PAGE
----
CIBJO, an association of individual national jewelry associations, is adopting procedures to speed up its deliberations and decision-making processes by using the Internet and other instant communications technology.

Dr. Jack Ogden, CIBJO secretary general, says this will allow CIBJO’s members to discuss and possibly resolve many issues between yearly meetings so routine changes in its guidelines do not take years to become official.

Part of this process will benefit the entire trade, he says. CIBJO’s new Lablink Web site will eventually offer an instant early- warning system for discovery of new, undisclosed treatments and synthetics, radioactive gemstones, and research results.

One of CIBJO’s primary challenges is to develop standards that can be enforced internationally though numerous different legal systems, he says.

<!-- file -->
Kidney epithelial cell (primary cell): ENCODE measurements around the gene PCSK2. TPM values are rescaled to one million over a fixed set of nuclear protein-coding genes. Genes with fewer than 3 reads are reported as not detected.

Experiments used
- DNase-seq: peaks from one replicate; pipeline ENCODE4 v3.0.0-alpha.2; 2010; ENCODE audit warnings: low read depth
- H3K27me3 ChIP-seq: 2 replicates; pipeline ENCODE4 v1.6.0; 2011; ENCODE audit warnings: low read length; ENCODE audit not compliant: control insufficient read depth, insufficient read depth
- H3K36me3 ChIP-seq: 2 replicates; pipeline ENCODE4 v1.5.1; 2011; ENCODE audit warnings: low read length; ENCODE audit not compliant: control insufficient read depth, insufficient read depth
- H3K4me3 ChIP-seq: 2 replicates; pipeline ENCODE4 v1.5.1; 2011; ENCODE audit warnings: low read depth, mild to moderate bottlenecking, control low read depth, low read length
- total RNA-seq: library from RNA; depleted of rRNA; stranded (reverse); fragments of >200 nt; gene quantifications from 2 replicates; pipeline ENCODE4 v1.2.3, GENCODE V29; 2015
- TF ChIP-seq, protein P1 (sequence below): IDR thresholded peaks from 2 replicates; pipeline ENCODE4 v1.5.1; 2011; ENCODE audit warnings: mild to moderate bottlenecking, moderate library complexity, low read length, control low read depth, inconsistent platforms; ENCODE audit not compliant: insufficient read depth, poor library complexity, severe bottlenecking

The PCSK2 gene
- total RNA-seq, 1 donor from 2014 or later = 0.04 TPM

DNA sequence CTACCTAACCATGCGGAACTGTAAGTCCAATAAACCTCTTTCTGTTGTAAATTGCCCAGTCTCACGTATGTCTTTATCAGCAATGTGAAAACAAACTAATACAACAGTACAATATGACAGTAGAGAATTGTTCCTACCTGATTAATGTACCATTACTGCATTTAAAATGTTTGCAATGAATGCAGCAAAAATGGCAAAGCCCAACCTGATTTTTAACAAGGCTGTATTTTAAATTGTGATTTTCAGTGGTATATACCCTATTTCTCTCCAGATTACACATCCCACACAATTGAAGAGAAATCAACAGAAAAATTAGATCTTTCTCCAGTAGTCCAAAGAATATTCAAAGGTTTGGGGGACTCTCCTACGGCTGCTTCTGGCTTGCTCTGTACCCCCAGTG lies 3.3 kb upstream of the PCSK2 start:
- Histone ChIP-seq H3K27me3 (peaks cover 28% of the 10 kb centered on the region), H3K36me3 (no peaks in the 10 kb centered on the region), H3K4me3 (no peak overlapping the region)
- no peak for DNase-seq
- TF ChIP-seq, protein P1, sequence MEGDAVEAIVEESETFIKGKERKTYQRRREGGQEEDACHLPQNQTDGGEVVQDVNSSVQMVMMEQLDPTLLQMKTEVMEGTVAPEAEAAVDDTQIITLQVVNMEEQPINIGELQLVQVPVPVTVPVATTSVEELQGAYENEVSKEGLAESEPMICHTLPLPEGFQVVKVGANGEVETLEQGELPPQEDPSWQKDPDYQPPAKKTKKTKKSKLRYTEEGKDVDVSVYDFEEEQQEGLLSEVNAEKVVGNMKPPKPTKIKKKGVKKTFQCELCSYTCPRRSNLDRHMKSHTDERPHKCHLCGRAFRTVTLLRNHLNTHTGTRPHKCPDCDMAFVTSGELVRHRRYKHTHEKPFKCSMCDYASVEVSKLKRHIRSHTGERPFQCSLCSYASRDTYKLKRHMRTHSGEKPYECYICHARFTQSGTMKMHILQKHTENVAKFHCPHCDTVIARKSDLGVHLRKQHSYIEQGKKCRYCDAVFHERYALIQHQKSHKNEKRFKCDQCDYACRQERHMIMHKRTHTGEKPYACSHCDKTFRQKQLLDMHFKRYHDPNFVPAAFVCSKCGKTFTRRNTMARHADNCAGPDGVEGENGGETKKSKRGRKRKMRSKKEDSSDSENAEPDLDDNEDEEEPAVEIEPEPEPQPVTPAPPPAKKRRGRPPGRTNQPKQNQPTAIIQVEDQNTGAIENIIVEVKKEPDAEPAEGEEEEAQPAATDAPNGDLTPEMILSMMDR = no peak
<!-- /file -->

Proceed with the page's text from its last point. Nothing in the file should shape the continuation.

“The CIBJO Bluebook is a set of guidelines, because we, as a body, cannot impose sanctions,” says Ogden. “However, we are a confederation of various agencies which can act individually.”

At CIBJO’s recent congress in Vicenza, delegates agreed to rewrite the colored gem portion of its Bluebook of guidelines to develop better, clearer definitions of existing rules on disclosure and nomenclature.

CIBJO still plans to adopt the International Standards Organization rules for diamond grading and nomenclature. “We are still waiting for the ISO to formally ratify those standards before we go ahead,” Ogden says.

In the past, ISO had planned to embrace the International Diamond Council standards adopted by the World Federation of Diamond Bourses more than 20 years ago. This grading system and terminology, used by the Diamond High Council Laboratory (HRD) in Antwerp, differs slightly from those used by the Gemological Institute of America.

Says Ogden, “Since then the GIA has had a great deal of input, and they are the leaders, so it’s likely that the ISO-CIBJO diamond grading standards will reflect the GIA’s contributions.” – Russell Shor

September’s Birthstone: Sapphire